Resources | Papers

  • The MORRIS Lesser Horseshoe ‘Cool Tower’

    Lesser horseshoe bats require a range of micro-environments in a roost, including an area where they can go into torpor in times of inclement weather, poor insect availability or as their body condition, age or sex dictates. ‘Cool rooms’ may also be used in times when the temperature inside the roost is too hot.


    Download
  • Croose, E. et al. (2016). Den boxes as a tool for pine marten conservation and population monitoring

    This paper presents the results on the provision and occupancy of pine marten den boxes in Galloway Forest, Scotland. 50 den boxes were installed in order to increase the availability and diversity of suitable den sites for breeding female martens and aid monitoring of the marten population. A proportion of the boxes was occupied by martens every year and the Read More


    Download
  • Croose, E. (2016) The Distribution and Status of the Polecat (Mustela putorius) in Britain 2014-2015

    Polecat distribution surveys at ten-year intervals have been recommended in order to monitor changes in polecat distribution. The aim of this survey was to gather up-to-date information on the distribution of polecats and polecat-ferrets during the period 2014-2015.


    Download
  • The Vincent Wildlife Trust’s Irish bat box schemes report

    This report presents an analysis of The Vincent Wildlife Trust’s Irish bat box project and results of an online survey and was possible due to a grant from the Department of Arts, Heritage and the Gaeltacht.


    Download
  • MacPherson, J. (2014). Feasibility Assessment for Reinforcing Pine Martens in England and Wales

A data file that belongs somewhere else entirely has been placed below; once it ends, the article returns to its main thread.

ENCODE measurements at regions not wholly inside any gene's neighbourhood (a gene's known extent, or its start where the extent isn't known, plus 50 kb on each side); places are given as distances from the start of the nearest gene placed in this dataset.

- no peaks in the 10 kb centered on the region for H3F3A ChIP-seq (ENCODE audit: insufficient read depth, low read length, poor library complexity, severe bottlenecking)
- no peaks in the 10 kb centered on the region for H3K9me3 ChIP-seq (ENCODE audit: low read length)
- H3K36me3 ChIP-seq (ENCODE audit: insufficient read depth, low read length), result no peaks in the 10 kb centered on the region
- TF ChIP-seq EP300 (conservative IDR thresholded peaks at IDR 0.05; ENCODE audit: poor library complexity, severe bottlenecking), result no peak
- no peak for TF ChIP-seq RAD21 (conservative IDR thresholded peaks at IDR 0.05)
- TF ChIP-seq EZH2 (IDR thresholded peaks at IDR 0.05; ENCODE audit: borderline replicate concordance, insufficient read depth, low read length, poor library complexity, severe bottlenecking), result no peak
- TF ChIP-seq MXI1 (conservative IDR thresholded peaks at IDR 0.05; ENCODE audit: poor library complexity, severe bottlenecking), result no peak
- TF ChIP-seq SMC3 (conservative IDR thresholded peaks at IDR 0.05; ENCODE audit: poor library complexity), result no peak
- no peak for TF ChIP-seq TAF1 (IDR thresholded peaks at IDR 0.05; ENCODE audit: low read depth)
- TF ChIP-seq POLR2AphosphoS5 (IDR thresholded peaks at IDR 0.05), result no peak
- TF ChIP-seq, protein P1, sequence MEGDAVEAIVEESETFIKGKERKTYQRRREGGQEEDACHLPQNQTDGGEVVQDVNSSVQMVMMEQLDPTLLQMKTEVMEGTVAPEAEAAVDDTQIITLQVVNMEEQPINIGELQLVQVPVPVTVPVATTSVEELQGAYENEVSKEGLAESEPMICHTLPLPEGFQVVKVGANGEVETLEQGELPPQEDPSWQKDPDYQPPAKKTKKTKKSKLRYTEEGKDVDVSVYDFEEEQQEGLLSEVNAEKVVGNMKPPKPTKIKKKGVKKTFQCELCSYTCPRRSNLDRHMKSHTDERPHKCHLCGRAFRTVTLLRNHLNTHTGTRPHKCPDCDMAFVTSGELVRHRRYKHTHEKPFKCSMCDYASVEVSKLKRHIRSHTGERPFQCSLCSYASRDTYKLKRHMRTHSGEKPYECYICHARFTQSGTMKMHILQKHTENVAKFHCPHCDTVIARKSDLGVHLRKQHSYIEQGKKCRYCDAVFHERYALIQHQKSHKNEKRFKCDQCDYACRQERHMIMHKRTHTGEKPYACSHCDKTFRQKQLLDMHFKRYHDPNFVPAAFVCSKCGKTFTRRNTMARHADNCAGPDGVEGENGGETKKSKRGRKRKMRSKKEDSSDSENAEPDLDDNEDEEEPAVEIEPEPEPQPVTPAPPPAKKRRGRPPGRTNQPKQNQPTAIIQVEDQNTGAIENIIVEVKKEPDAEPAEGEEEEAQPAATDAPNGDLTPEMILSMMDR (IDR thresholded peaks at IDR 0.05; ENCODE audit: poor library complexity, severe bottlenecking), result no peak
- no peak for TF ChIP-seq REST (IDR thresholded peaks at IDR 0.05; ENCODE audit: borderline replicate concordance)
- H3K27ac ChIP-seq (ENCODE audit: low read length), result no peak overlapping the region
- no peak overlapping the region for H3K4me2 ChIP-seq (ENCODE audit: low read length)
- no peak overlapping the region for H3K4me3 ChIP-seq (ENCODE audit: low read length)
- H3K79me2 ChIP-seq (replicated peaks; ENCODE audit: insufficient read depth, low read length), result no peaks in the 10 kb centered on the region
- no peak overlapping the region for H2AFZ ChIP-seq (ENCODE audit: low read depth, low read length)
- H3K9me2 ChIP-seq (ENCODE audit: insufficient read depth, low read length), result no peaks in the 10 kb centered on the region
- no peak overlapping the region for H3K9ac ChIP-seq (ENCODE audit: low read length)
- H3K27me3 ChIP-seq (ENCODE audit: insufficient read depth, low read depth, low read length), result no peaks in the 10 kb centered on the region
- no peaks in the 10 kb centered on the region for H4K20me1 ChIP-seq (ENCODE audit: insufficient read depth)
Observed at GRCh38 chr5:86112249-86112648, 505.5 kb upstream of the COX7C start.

Successful translocations of pine marten to recently and historically occupied suitable habitat could be a major proactive step towards improving the conservation status and genetic diversity of pine marten in England and Wales. This report provides an initial assessment of the feasibility of undertaking translocations to reinforce existing populations that have failed to recover naturally.


    Download
  • Croose, E. et al. (2014). Distribution of the pine marten in southern Scotland in 2013

    This report follows on from a pine marten Expansion Zone Survey conducted in 2012 (Croose et al., 2013), which provided information on current patterns of pine marten distribution in Scotland following population recovery and range expansion since the 20th century.


    Download
  • Croose, E., Birks, J.D.S. & Schofield, H.W. (2013). Expansion zone survey of pine marten distribution in Scotland

    This report arises from a partnership project involving The Vincent Wildlife Trust and Scottish Natural Heritage. The aim of this field-based survey was to gather new information on the changing distribution of the pine marten in 2012.Given the anecdotal evidence of the species’ continuing re-colonisation of Scotland following its historical decline, this survey concentrated upon Read More


    Download
  • Jordan, N. et al. (2012). Molecular comparison of historical and contemporary pine marten populations

    We investigated the origins and persistence of European pine marten populations across the British Isles by identifying mitochondrial DNA (mtDNA) sequences from contemporary populations (sampled since 1981) and comparing these with those of older ‘historical’ museum specimens (pre-1981) originally collected from the same geographic areas.


    Download
  • Jordan, N. (2011). Strategy for Restoring the Pine Marten to England and Wales

    Although sightings reports and occasional genetic evidence confirm the presence of the pine marten in parts of England and Wales, limited success in their detection despite concerted efforts suggest that they are not abundant and that populations have failed to recover from their historical decline.


    Download
  • Jordan, N. et al. (2011). The Great North Pine Marten Pursuit Report

    The ‘Great North Pine Marten Pursuit’ surveys were initiated in order to collect pine marten DNA from extant populations of England. They aimed to determine the presence of pine martens in specific areas, and so allow a focussing of future conservation resources in those areas, whilst also determining the genetic haplotype of the pine martens.


    Download